Which brings up the issue of Greenspan's legacy: Will it be the man who helped many Americans (and others around the world) develop a financial nest egg...or will it be the man who didn't do enough to ensure Americans had a financial nest egg?

Thursday, October 23, 2008

Disgusting (times two)

I came across this on I hope you find it as disgusting as I did --

The families of six members of Congress from Minnesota – AMY KLOBUCHAR, NORM COLEMAN, JOHN KLINE, MICHELE BACHMANN, JIM RAMSTAD and KEITH ELLISON – awoke Wednesday morning to find graffiti spray-painted on their homes.

'Scum' and 'Psalm 2' were recurring themes.

On Coleman's home: 'U R A criminal Resign or else.'

At Bachmann's: 'Still a target.'

U.S. Capitol Police Sgt. Kimberly Schneider tells the Pioneer Press – whose story is up at Politico -- that the Capitol Police are working with local law enforcement on the case. The FBIS and the U.S. Attorney's office are also involved.

Coleman – who previously suspended his own negative advertising (although negative NRSC ads continue) -- calls the graffiti a 'physical manifestation' of the anger and partisanship that he said is tearing apart the country.'

'ANTI-AMERICAN': Bachmann has gotten plenty of attention for the double-A slur, but CQ's Jonathan Allen notes that she isn't the only Republican to use it this year. VIRGINIA FOXX and TED POE have tossed it out around on the House floor, he says.

And then a minute or two later, I found the story detailing how an intern attempted to attack the executive producer of a Minneapolis-St. Paul television station. Now that's just plain stupid.

More negative coverage for McCain

We could have predicted this bit of news, but I think the analysis is more interesting.

The study's authors suggest that McCain himself is responsible for most of the negative stories, and I'm inclined to accept that -- I've not made a secret in this blog that I've not been impressed with the overall tone and substance of his campaign. The Los Angeles Times adds that McCain's decline in popularity also might be contributing to the negative media coverage.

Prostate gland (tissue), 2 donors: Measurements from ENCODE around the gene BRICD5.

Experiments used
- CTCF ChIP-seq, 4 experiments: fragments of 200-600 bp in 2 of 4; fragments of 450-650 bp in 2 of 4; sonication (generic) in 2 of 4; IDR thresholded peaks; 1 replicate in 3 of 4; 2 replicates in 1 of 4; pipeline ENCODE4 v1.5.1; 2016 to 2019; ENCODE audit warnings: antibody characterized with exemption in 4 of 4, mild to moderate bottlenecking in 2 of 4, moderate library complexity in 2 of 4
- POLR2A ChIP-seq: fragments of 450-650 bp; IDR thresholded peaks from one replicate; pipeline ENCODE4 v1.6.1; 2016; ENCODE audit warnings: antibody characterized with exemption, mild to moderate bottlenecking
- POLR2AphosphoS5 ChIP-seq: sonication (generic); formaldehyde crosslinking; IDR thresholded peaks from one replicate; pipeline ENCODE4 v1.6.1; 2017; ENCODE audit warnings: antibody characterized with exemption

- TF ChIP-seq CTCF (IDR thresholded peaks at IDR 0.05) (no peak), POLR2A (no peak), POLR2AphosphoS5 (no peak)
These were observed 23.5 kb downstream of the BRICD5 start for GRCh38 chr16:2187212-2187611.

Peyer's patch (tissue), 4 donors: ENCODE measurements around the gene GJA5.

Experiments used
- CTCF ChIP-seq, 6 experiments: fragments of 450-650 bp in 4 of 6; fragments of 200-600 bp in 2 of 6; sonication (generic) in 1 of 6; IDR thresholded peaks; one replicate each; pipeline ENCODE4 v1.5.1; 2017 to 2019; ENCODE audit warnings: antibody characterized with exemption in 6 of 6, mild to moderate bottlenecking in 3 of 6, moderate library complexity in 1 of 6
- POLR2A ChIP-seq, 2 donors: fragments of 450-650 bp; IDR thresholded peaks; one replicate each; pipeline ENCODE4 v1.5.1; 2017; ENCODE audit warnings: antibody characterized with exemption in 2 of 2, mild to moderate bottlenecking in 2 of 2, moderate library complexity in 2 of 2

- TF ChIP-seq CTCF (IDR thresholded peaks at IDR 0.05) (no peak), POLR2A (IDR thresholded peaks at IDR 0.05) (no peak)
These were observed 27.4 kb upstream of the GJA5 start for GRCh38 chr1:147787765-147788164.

What, no one is willing to suggest that the mainstream media LIKE Obama?

The Palin wardrobe

I appear to be in the minority here, because I think this is just another distraction and a non-story. But the mainstream media see it differently.

TIME magazine's Karen Tumulty argues that it is a relevant story because the decision to fork out $150,000 to dress up the Republican vice presidential nominee runs counter to the "hockey mom" image that Palin built for herself.

The Associated Press (conveniently) found women and others outraged by the decision. Along the same lines, the Washington Post suggests that Mrs. Palin now has "an image problem." Another newspaper, the New York Times also wonders how the wardrobe will sit with the typical American family, including the now mythical Joe the Plumber.

My take on this story? If Palin hit the campaign trail dressed as "an Alaskan hockey mom," (with no disrespect at all to such women) she have been ridiculed for being out of touch and ill-suited (pun intended) for the office she was seeking, and these comments would have served to remind the audience that John McCain made a rash choice. (Are you reading liberal media bias here?)

And perhaps there is a larger issue here that the media also missed (oops!) -- why didn't any of them ASK how the governor (who clearly is not rich) was able to afford the expensive-looking clothes she was wearing?

Mind you, I think the argument offered by those on the right that the media are biased often is a bunch of baloney. As I have stated in other posts during this political season, we see the events on the presidential trail through the political lens in which we choose to see the world. And in this case, yes, I'm guilty of that. To me, the clothes that someone wears is not a political story, and in the economic and international climate in which we live today that is especially true.

I welcome your comments.

Brit Hume reflects

Some interesting and important thoughts from the soon-to-be retired FOX News anchor. Set aside whatever political preferences you have...this article is worthy of your time.

Wednesday, October 22, 2008

A failed merger? A failed company?

Those are the (troubling) questions radio industry analysts are asking, as the merger between XM and Sirius to date has shown no signs of turning around the satellite radio industry.

I've made no secret in this blog that I was opposed to the merger, and that I thought the idea of satellite radio is, in many ways, overrated. That being said, the troubles that the industry is facing don't bring me any kind of satisfaction. I'm a firm believer in good radio...and I think satellite has the chance to deliver that.

Sarah Palin's politics...children...marriage

...and now clothes. All things considered news worthy.